The Simple Guide to Enjoying Shakespeare with Kids

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Enjoy Shakespeare.

For many this statement seems like an oxymoron. Their feelings about Shakespeare are on par with having a tooth pulled without the anesthesia. Why is that? Why is Shakespeare so well-known and yet so feared? I am willing to bet that the biggest reason is unfamiliarity with the language of Shakespeare. I think one could argue that it is a foreign language all its own! With that said, I am going to share with you ways to enjoy Shakespeare with children of all ages!

Start with re-tellings!

The stories of Shakespeare really are inviting once you break the barrier of the poetic language. The best way our family has been able to do this is to listen to and read re-tellings! Our favorites have been from Jim Weiss and Bruce Coville. Both of these authors and storytellers have a way of capturing the beauty of the story, seamlessly merging original lines from Shakespeare into their re-tellings. So not only do we better understand the story but the poetry of the language is gracefully maintained.Another path to enjoying Shakespeare, and simulatenously expanding our view of his works, is to read a book like Shakespeare’s storybook: Folk Tales that Inspired the Bard. This book shares 6 folk tales and a little history and insight about how each one relates to the works of Shakespeare. The best part is that it comes with 2 CDs so that you can listen to them on the go. I can’t say enough about this book! And I can’t help but smile when my kids say, “Can we listen to Shakespeare? Plleeeaaase?”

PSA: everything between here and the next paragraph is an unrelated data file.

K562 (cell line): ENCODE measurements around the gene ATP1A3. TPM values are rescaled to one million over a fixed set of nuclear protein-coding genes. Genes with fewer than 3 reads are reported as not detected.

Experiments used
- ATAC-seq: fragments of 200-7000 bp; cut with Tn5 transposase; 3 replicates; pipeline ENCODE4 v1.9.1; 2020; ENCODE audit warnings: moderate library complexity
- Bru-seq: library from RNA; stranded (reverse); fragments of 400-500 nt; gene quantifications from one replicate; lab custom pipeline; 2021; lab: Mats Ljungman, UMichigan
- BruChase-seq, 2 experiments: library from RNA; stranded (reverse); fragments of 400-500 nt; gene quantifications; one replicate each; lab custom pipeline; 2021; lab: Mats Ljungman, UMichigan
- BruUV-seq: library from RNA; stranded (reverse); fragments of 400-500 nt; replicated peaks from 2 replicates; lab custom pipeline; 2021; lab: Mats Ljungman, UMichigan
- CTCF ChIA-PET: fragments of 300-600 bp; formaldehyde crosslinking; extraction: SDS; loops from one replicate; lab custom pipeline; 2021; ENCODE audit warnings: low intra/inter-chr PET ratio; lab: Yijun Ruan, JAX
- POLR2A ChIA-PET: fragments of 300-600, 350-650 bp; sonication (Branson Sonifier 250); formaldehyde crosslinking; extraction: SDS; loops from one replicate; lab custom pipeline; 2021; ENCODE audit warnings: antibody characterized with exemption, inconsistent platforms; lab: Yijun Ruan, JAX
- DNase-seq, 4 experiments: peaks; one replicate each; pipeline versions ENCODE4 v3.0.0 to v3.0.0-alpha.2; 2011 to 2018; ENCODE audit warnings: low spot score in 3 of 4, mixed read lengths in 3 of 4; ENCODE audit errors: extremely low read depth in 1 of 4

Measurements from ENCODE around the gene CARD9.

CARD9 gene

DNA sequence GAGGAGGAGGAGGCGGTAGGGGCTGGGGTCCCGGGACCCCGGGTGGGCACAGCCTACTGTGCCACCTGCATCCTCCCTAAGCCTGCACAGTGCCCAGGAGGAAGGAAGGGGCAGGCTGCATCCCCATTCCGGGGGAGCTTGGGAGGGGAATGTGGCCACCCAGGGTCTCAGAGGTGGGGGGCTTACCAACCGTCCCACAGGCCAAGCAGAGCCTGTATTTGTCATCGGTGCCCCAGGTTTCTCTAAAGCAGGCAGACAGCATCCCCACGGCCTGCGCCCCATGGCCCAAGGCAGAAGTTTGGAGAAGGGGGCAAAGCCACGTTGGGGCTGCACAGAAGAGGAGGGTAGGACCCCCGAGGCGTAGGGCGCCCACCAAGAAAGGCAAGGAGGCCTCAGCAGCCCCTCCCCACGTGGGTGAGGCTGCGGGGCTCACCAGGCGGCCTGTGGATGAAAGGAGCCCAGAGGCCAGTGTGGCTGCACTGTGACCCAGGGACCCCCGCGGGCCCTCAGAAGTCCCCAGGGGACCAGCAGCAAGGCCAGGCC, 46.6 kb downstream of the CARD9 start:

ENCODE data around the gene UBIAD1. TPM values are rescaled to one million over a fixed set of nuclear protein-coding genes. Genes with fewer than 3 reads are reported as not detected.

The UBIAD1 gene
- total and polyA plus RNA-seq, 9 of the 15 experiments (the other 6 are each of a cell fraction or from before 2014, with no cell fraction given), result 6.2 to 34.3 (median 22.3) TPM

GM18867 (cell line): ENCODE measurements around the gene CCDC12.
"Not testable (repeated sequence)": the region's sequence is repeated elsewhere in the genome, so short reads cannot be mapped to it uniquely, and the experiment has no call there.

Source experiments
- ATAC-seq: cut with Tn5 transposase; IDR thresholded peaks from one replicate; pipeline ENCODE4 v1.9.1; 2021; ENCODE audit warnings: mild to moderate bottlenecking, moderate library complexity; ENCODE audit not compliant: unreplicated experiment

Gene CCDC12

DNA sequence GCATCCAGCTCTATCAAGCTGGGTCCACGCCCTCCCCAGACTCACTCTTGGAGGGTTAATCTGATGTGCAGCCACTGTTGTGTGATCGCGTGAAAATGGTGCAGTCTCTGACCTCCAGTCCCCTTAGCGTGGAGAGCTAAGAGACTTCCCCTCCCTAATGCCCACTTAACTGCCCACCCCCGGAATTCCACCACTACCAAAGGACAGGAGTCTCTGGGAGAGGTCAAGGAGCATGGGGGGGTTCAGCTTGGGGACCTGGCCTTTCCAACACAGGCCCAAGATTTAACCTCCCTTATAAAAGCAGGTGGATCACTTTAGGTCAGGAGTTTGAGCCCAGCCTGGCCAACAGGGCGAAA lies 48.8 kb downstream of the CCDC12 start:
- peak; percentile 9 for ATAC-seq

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coville shakespeare

Find your guides!

Gather some resources about Shakespeare that work for your family.  These will end up being as much for you as your kids. They’ll be your go-to when you want to dig a little deeper or get some fresh ideas! My favorites are linked below. Having them on hand has helped me to be consistent with making Shakespeare more a part of our family culture, rather than just a story we read once.

Listen, read and watch!

Shakespeare is poetry and play. It is meant to be heard and seen, both on the written page and on the stage. But I have to confess that I am terrified of reading Shakespeare aloud to my kids. Not so much that I will mispronounce words but that I will lose the beauty of the language and kill any chance of my kids enjoying the experience. So, I got creative! I bought several copies of A Midsummer Night’s Dream, a story with which my children are already familiar. And I purchased the audio version. So we have options. We can listen. We can read. And most preferred, we can listen and read along at the same time! I am still on the look-out for a well performed screen or stage production of Shakespeare plays, but that is on my to-do list before the year is through. So if you have any favorites to share, I’d love to hear about them in the comments!

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So that’s it! 

Simple strategies. 

Gather some resources. 

Start small and jump in.

You will gain confidence as you go.

You may even find that you and your kids enjoy Shakespeare!

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